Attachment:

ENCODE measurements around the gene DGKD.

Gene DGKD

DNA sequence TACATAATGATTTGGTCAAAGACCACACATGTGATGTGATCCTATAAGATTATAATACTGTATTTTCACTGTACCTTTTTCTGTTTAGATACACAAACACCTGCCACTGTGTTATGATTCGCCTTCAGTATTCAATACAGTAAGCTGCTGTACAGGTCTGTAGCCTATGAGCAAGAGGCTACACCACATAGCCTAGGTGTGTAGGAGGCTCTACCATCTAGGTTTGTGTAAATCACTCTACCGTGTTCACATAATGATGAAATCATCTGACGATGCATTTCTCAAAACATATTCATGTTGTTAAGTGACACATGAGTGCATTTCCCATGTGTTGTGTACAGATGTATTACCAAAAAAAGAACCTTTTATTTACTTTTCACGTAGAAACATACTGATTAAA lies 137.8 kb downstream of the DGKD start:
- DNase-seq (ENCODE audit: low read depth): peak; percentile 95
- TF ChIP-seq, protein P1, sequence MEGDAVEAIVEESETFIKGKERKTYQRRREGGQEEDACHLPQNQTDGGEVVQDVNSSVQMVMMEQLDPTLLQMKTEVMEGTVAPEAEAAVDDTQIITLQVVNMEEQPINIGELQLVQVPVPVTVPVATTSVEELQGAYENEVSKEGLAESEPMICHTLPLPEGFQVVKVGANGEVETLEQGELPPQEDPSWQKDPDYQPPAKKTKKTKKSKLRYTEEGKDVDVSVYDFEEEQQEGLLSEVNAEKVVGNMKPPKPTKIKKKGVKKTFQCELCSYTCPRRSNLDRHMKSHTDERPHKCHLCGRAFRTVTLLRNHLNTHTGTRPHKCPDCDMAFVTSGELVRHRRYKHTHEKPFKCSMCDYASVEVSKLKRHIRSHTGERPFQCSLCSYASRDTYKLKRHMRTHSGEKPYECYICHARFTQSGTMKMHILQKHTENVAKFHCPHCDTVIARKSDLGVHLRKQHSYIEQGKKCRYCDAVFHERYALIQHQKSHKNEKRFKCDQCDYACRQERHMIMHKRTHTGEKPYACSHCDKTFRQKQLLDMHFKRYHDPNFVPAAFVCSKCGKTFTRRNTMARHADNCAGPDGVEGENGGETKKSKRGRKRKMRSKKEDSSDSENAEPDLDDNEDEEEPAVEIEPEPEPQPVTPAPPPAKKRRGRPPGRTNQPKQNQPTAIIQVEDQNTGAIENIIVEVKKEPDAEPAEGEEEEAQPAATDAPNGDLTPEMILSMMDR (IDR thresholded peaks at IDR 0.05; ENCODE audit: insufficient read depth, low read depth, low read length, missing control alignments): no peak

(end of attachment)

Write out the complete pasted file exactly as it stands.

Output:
ENCODE measurements around the gene DGKD.

Gene DGKD

DNA sequence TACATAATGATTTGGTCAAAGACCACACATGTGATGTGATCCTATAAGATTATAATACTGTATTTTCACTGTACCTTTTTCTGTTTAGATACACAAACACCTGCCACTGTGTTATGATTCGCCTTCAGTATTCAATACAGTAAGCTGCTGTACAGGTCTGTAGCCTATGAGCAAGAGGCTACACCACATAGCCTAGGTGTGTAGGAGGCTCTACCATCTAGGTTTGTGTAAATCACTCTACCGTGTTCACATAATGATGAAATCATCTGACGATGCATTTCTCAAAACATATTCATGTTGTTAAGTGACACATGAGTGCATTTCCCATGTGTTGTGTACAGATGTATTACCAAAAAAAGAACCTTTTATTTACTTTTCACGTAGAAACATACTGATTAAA lies 137.8 kb downstream of the DGKD start:
- DNase-seq (ENCODE audit: low read depth): peak; percentile 95
- TF ChIP-seq, protein P1, sequence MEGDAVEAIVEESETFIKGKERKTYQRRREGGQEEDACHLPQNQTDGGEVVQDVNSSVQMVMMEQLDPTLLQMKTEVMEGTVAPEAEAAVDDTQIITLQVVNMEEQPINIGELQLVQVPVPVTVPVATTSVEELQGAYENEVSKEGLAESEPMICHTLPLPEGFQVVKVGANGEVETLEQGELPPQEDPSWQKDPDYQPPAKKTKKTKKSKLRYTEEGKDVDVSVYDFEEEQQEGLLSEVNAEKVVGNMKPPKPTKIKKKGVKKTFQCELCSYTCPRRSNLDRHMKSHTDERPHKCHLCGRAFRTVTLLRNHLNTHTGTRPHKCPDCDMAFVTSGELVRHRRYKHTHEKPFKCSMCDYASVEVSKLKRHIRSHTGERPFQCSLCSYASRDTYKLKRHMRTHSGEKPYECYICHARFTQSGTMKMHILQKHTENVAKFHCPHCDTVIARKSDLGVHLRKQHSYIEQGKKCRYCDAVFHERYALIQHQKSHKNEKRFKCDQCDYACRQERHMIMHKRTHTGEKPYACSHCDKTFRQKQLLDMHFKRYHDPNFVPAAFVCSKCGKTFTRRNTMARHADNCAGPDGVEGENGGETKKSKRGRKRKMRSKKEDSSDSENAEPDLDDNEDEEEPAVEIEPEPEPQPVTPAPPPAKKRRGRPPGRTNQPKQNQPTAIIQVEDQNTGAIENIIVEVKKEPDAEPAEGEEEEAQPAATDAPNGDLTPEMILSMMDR (IDR thresholded peaks at IDR 0.05; ENCODE audit: insufficient read depth, low read depth, low read length, missing control alignments): no peak